Building farmers’ resilience through ICT based weather information

May 26th, 2017

Bangladesh has made significant advancements in the field of disaster management. We are good at response, but there are areas of improvement for overall management—most importantly preparedness and early warning systems.

We generally consider a cyclone as a ‘disaster’ but consider flooding as a regular phenomenon, not a disaster. If we look at the policy documents, we will see that drought, salinity and even arsenic have been considered under the definition of disaster, but have focused less attention on these so far.

flooding in SiragonjWhen we compare the loss that occurs due to different disasters, flood is the highest while drought comes fourth. Again, if we analyse the loss and damage among different sectors, the agricultural sector is the most affected and farmers are the worst victims. Loss and damage from drought or flood could be minimized by providing agro-meteorological information to farmers well ahead.

Practical Action demonstrated this in Sirajgonj by providing agro-meteorological services to farmers, catering to their needs by tailoring the agricultural advice with voice messages with support from local organisations. The year round information flow prepares farmers for receiving the messages as a part of their regular practice and thus makes them more likely to respond to the advice immediately during a disaster.

Many organisations, including I/NGOs are setting examples of good and workable models which need to be mainstreamed by the government.

Agro-meteorological services could save farmers to a great extent but it remains a challenge to communicate with them using simple, easily understood language. Increasing ICT access and services to the majority of the population in Bangladesh needs to be utilized to its full potential. The government needs to support cost minimization for disseminating agricultural advice and early warning messages to reach the last mile.

One response to “Building farmers’ resilience through ICT based weather information”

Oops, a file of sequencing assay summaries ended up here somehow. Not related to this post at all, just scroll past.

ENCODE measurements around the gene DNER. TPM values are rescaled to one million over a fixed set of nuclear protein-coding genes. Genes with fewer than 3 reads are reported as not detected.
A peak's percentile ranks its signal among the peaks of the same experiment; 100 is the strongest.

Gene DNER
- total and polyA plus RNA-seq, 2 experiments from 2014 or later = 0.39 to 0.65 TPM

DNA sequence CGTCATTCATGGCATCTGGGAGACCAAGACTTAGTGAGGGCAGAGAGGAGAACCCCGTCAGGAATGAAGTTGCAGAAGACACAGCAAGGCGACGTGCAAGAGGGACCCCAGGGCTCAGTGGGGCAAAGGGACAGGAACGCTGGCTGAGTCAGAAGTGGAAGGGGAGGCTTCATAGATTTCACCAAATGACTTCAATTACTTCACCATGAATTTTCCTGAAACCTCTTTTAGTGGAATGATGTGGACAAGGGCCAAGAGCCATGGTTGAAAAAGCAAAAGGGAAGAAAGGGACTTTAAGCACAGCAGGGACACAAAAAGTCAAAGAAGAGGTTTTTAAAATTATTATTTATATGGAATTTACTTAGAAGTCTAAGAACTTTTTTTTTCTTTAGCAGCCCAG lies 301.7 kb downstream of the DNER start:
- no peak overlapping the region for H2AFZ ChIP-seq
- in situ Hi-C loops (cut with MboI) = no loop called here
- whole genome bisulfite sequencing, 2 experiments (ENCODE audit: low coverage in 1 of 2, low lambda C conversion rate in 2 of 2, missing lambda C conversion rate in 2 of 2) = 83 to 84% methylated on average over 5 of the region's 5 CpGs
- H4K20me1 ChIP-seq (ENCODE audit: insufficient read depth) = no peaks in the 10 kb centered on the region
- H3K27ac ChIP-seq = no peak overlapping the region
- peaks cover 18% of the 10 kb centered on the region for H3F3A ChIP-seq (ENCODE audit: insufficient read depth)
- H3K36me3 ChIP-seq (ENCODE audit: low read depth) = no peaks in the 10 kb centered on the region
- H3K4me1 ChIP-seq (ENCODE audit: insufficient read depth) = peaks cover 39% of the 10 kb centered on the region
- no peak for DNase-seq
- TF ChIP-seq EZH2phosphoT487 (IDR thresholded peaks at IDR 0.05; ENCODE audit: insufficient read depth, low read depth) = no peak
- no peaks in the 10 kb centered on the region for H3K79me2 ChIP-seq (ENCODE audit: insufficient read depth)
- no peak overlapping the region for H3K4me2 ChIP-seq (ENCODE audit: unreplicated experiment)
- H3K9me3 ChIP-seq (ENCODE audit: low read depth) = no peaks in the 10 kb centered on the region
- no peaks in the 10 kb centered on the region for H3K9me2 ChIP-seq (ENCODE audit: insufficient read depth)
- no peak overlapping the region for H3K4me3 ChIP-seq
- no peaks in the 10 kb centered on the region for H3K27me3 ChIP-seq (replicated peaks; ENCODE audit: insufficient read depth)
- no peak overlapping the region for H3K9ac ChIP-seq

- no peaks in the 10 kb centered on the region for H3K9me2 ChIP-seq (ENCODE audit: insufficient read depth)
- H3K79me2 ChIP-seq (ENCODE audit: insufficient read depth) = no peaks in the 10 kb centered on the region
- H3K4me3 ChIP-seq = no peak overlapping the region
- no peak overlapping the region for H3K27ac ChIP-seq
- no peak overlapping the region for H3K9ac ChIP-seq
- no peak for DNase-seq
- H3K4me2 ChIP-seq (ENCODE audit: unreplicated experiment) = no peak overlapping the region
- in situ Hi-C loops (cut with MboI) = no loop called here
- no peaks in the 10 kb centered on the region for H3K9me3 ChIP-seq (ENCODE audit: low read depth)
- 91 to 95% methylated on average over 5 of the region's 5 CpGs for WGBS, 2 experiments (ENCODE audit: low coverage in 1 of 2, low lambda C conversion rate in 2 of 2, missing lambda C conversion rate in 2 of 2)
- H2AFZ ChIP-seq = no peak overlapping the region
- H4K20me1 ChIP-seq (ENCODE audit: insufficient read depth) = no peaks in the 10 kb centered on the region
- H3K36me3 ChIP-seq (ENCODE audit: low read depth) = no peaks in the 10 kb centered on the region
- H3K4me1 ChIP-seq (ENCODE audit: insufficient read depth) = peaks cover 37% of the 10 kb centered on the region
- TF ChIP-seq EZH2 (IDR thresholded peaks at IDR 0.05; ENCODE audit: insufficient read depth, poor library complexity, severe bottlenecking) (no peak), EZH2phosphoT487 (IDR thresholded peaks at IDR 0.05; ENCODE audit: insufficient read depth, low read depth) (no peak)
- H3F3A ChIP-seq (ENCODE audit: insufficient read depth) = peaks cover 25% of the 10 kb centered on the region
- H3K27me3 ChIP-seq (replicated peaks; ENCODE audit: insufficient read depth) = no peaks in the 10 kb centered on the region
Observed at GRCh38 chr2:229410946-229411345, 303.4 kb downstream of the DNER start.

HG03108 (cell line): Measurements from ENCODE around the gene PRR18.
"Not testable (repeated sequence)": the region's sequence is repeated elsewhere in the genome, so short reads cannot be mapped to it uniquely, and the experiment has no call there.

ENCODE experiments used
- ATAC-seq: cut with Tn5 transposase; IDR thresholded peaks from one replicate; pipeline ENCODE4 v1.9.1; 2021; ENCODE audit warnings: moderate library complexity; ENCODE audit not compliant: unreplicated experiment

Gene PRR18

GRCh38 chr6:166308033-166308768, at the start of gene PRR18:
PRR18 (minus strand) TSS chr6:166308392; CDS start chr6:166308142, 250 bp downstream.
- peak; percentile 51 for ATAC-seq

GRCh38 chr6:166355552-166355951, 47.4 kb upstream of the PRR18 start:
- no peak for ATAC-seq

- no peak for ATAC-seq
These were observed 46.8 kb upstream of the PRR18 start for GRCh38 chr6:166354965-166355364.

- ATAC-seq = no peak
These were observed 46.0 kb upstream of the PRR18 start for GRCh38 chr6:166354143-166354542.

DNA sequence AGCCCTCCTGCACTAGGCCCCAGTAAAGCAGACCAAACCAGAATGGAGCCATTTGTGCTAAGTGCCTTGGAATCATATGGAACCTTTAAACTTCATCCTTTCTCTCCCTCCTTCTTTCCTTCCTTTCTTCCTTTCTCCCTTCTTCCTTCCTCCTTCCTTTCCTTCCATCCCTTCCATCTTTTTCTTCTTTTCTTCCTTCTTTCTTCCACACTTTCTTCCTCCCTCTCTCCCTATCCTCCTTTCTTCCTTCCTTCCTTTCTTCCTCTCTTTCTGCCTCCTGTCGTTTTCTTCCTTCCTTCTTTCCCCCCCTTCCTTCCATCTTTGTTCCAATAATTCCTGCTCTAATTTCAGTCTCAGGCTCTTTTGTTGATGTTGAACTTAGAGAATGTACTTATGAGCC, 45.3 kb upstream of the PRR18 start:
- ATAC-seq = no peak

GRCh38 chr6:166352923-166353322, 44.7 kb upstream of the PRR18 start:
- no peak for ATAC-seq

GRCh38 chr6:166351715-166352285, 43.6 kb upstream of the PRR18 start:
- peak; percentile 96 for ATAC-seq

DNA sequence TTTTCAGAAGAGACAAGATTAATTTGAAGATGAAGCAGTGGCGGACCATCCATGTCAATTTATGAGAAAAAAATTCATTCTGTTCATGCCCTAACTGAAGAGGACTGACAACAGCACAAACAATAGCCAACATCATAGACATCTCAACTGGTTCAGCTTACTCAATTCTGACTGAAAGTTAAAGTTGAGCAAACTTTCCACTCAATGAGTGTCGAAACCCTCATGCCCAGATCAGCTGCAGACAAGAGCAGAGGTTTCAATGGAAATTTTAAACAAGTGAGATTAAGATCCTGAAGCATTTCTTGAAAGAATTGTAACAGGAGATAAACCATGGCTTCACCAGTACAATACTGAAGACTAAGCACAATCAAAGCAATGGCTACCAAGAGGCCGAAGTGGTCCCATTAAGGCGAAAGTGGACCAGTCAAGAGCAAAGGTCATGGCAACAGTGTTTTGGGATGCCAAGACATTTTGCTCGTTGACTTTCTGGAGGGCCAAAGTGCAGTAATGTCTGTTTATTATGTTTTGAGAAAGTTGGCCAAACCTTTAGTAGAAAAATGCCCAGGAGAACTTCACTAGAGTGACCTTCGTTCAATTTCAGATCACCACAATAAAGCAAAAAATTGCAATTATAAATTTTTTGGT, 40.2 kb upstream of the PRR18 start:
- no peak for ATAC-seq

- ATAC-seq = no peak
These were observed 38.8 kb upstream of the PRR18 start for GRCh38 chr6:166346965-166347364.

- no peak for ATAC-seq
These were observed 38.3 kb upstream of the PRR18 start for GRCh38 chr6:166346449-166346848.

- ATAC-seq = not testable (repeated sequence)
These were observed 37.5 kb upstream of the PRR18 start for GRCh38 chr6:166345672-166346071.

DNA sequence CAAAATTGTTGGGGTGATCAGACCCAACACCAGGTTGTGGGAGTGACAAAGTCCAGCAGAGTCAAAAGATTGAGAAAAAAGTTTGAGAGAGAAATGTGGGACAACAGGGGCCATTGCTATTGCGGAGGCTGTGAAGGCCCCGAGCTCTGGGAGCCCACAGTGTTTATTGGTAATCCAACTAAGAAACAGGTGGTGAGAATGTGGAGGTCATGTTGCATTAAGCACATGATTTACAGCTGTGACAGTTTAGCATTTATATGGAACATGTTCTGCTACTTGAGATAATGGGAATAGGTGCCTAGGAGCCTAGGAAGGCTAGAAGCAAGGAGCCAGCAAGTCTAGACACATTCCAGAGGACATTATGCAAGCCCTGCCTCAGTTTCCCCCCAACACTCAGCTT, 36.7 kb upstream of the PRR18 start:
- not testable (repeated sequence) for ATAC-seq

1. Rashed Chowdhury Says:

    This is a great initiative! However, I would like to think about enhancing “seasonal forecasting” scheme for this purpose. My ideas are as follows (see the links, and contact me if you need any further information). Thanks,

    At present, Bangladesh has a flood forecasting lead-time of only three days or so. Due to short lead-time and outdated dissemination network, these products are not often very useful for long-term planning purposes. Neither the national (i.e., government agencies) nor the individual (i.e., farmers) decision makers can really use these products for any kind of responses related to planning purposes. Unfortunately, these deterministic forecasts have further limitations due to non-linearity in the climate system and the growth of numerical forecasting model errors over time. Therefore, it is difficult to increase the lead-time of these forecasts after 6-days and almost impossible to increase the lead-time after 10-14 days. While these limitations are effective in many developed countries, it is therefore unlikely that, the lead-time of the present short-term deterministic forecasts in Bangladesh can see any dramatic change in the foreseeable future.

    However, for any type of response planning (i.e., relief operation at the government level and crop plantation at the individual level), there is a demand for long-range (month to season) flood forecasts. The seasonal forecast is a type of long-range forecast. Seasonal forecasting is the outcome of a shift from deterministic predictions (e.g., 0.2 mm of rain will fall tomorrow) to probabilistic forecasting schemes. Here the emphasis is on forecasting the probability that a particular climate variable will be significantly above or below a mean state over a time-averaged period (usually ranging from a month to a season) (e.g., there is a 20% probability that the seasonal flooding in the northern part of Bangladesh will be higher than normal). Primary observations revealed that there is teleconnections between the strength of El Nino/La Nina and the climate variability (magnitude of flooding, for example) in Bangladesh.

    Also see:

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